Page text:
Learning A Vanishing Art

The Egyptian Tentmakers were once again a huge hit at Road 2017.

Not only were guests able to watch the tentmakers in action on the exhibit hall floor,

some guests were also able to learn and practice their vanishing art in several classes taught by Jenny Bowker and assisted by the tentmakers, Hosam Hanafy and Tarek Abdelhay.

Jenny explained to the students that in Egypt, it is mostly middle class men who have learned and replicate this ancient method of appliqueing. They gather in small groups in work rooms as a social activity. One man will work on one piece until it is completed. They don’t get paid until the piece is sold.

Because of cultural norms, it is difficult for women to learn this trade. Women and men are forbidden to congregate together in public so women cannot work in the shops alongside the men to learn and practice the appliqueing. And since men are the primary instructors, the only way for women to learn these skills, is if they have a husband, father, or brother teach them.

Women’s contributions are less public but their skills are just as much needed and appreciated. Women gather in groups in homes to sew. One such group of 10 women are hired by Hosam to help fill his orders. Hosam gives the women a monthly allowance to help them get by in providing for their families until their quilts are sold. Selling one quilt will feed these women and their families for up to 5 months.  That is why supporting these women is so important.

Maria Canela was one of the students in Jenny’s Tentmaker Applique classes. Maria is from Cuernavaca, Moielos, Mexico – a city about one hour from Mexico City. She came with four friends from Mexico to attend Road 2017 and take classes. Maria has been quilting for 15 years and participates in a weekly quilting group. She signed up for the class because she loves to sew and loves history. “The history of Egypt amazes me,” remarked Maria. She enjoyed not only learning this method of applique but also hearing Jenny, Tarek and Hosam share the history and current status of the tentmakers.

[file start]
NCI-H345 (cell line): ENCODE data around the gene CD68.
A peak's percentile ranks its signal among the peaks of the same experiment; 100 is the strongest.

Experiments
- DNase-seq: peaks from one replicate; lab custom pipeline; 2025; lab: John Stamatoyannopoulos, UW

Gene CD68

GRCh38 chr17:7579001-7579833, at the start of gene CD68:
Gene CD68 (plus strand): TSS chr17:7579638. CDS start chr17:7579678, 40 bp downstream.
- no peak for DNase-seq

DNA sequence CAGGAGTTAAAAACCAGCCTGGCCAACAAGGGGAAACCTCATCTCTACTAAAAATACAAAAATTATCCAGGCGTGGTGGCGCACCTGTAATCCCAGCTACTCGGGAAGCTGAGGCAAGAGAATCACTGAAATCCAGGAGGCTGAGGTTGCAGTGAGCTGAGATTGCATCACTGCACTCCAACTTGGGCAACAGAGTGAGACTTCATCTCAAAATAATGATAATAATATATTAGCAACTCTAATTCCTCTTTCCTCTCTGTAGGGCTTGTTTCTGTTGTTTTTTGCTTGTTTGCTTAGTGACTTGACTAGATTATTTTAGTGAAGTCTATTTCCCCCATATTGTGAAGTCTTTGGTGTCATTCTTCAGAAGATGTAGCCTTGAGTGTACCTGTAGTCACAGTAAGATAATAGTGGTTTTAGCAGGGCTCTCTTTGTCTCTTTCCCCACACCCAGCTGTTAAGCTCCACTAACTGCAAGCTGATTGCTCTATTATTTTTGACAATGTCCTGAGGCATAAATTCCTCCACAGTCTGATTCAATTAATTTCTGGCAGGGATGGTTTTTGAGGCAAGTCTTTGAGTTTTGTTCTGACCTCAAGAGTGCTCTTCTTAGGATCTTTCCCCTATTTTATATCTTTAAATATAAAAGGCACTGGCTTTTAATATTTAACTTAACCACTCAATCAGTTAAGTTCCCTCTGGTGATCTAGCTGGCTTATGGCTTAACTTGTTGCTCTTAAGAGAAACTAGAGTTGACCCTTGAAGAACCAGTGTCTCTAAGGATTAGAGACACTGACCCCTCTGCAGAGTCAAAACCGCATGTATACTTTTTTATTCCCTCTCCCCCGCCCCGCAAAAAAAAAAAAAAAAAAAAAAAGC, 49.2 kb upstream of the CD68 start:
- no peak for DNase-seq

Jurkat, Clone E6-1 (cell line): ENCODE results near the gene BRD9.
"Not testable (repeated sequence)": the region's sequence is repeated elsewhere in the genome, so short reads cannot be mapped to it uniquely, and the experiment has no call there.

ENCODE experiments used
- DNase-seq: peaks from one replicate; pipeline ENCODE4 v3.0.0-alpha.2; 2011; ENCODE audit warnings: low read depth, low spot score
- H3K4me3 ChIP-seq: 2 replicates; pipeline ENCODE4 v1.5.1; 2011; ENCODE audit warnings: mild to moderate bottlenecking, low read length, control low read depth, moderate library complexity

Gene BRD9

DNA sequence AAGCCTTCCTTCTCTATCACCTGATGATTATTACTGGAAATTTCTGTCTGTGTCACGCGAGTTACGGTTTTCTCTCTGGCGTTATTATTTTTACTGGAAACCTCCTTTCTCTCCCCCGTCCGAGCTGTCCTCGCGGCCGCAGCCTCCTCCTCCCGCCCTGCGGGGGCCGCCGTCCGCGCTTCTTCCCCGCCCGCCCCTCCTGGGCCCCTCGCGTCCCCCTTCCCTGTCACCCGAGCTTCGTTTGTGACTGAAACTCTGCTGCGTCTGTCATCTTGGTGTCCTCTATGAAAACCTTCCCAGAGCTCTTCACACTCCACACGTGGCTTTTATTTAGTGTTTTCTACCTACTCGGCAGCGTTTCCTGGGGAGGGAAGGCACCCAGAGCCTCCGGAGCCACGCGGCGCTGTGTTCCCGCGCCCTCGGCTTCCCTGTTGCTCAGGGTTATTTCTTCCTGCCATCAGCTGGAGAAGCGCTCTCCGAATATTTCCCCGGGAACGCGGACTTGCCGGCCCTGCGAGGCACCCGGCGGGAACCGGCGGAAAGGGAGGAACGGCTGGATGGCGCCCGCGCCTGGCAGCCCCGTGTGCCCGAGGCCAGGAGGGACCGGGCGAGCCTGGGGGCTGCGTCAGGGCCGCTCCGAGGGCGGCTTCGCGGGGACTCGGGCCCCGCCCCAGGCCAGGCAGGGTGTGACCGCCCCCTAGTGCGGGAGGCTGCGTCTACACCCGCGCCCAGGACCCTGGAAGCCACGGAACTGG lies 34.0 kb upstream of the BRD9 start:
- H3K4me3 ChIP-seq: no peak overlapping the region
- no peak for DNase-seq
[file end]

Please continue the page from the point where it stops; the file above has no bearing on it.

After the three days of classes, the tentmakers moved to the exhibit hall floor where they demonstrated their skills during the show, thanks to a sponsorship by Pollard’s Sew Creative, . In addition, guests were able to purchase some of their quilts.  Part of the money Hosam and Tarek received went back to Egypt to assist the women quilters there.

Road to California was pleased at the response of support by guests for the tentmakers and were honored to present such a unique opportunity to the worldwide community of quilters.